Photographer's Note

The church location on Pöstlingberg dates back to 1720, when it became a pilgrimage site with a wooden chapel. In 1731 it was replaced by a chapel with stone foundations. By 1742, new construction began and it opened in December 1748.

In 1809, the French occupied Linz and Urfahr and there was fighting on Pöstlingberg. The French secured the site and built a wooden fort on the mountain top. They removed the forests in the area to permit better observation. The fort was demolished by the French during their retreat. As a result, of this action, the outlook from the summit area is possible.
During the Second World War heavy camouflage was used at this location and the church and its surroundings were a Flak observation site.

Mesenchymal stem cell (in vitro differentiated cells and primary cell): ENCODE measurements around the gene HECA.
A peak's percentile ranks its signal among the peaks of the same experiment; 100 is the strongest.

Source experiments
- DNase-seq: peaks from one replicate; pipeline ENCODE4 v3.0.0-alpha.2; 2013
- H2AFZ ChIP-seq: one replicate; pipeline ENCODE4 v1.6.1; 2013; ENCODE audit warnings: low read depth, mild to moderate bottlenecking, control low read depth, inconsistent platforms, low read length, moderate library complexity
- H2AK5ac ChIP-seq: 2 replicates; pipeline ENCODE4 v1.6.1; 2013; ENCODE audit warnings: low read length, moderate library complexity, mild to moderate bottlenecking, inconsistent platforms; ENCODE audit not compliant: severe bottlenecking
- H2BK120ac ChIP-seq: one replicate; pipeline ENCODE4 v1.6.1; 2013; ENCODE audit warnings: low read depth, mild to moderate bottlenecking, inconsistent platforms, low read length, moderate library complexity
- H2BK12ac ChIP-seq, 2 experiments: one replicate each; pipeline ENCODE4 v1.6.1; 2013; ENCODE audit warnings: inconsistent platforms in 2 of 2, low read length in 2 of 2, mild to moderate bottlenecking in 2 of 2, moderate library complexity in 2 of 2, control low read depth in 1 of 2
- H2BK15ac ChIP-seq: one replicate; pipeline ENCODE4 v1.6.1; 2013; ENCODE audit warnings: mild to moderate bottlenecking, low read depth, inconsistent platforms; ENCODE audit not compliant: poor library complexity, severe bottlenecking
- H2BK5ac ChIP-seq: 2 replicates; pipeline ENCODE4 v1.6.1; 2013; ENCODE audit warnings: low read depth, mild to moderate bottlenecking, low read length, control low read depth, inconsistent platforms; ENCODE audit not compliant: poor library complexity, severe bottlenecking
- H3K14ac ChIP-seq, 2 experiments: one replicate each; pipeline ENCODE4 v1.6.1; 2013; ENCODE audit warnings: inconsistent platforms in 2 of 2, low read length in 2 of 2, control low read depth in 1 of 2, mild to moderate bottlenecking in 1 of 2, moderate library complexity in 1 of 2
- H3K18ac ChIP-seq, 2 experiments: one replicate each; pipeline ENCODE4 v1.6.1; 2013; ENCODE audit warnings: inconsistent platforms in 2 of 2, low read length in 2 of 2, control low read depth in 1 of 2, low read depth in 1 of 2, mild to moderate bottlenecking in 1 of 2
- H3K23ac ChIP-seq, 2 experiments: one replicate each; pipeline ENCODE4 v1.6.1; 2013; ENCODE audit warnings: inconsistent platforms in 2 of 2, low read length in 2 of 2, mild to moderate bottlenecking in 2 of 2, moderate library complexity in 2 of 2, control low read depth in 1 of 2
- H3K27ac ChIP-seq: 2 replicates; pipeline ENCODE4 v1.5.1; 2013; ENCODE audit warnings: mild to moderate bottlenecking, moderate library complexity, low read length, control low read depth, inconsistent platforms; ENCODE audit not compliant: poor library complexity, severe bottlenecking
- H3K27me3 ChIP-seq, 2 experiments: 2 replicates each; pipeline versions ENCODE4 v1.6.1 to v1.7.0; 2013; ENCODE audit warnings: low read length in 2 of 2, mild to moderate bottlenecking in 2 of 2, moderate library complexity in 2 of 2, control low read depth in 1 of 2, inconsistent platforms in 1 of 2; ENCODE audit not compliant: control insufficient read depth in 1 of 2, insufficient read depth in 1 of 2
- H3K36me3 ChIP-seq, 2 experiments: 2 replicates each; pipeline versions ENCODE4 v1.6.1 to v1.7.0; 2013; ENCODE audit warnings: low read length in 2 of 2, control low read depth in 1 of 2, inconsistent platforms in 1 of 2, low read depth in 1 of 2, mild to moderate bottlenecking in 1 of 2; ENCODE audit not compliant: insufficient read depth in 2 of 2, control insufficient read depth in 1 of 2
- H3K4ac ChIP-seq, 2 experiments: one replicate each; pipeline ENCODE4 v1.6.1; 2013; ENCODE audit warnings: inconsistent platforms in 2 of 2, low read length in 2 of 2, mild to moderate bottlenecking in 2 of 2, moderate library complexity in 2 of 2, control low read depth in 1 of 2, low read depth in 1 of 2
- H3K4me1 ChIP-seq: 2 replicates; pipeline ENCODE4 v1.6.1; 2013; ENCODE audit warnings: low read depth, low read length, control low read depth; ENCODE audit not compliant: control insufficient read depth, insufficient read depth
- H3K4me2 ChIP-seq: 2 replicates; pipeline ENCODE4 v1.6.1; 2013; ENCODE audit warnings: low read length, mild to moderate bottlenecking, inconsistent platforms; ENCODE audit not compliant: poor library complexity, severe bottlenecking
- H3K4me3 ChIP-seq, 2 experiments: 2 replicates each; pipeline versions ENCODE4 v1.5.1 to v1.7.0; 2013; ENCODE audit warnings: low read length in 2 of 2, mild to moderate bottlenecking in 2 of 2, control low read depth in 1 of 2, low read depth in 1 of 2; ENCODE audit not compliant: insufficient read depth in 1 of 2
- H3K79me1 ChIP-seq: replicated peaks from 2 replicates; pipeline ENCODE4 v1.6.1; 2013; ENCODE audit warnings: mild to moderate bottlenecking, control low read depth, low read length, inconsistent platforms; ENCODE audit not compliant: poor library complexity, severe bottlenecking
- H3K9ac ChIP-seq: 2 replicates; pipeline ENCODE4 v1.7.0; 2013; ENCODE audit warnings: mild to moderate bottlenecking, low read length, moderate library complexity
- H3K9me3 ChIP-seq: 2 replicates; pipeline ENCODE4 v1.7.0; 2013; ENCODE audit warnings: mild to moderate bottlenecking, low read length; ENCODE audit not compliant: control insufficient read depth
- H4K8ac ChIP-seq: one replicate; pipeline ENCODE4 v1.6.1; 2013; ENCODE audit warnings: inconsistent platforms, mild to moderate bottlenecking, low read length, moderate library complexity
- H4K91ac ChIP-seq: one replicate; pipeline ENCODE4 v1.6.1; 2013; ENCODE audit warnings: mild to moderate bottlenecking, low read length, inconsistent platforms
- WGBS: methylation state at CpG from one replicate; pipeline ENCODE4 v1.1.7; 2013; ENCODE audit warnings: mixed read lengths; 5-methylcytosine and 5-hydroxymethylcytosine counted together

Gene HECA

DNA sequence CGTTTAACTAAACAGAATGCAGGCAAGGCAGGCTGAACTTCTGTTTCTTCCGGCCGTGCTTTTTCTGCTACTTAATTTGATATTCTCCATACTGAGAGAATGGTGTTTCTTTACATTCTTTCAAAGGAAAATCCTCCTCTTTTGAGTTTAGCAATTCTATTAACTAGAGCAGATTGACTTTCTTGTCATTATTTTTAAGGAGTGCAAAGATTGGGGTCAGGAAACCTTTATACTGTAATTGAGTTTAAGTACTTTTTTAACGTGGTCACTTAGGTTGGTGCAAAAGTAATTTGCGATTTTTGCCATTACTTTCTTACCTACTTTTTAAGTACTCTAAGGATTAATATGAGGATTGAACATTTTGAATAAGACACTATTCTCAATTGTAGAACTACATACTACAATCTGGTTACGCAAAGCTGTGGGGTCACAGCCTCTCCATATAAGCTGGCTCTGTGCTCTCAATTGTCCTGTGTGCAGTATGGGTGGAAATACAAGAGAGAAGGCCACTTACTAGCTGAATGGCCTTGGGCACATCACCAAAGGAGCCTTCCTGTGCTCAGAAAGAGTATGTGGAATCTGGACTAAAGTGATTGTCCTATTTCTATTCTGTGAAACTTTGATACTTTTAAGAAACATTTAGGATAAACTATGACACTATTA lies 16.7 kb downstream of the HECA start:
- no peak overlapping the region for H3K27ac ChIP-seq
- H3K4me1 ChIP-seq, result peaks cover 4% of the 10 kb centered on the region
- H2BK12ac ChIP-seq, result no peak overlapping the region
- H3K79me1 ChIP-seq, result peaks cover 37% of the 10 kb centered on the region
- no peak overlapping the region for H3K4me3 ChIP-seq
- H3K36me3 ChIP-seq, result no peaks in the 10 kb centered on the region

Unfortunately, during my several years living in the Linz area, I was unable to travel to this wonderous church as it was in the Soviet Zone of Austria. Although the church was located in greater Linz, one could not cross the Danube into the Urfahr suburb. In 1955 Austria became an unoccupied country and the bridge across the Danube was open for everyone. I have been here several times and would recommend a visit here via the streetcars that originate in the area in my photo of downtown Linz. The interior is beautiful and the view of Linz from this location is amazing.

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Additional Photos by Roger Edgington (edge) Gold Star Critiquer/Silver Workshop Editor/Gold Note Writer [C: 753 W: 34 N: 2205] (7409)
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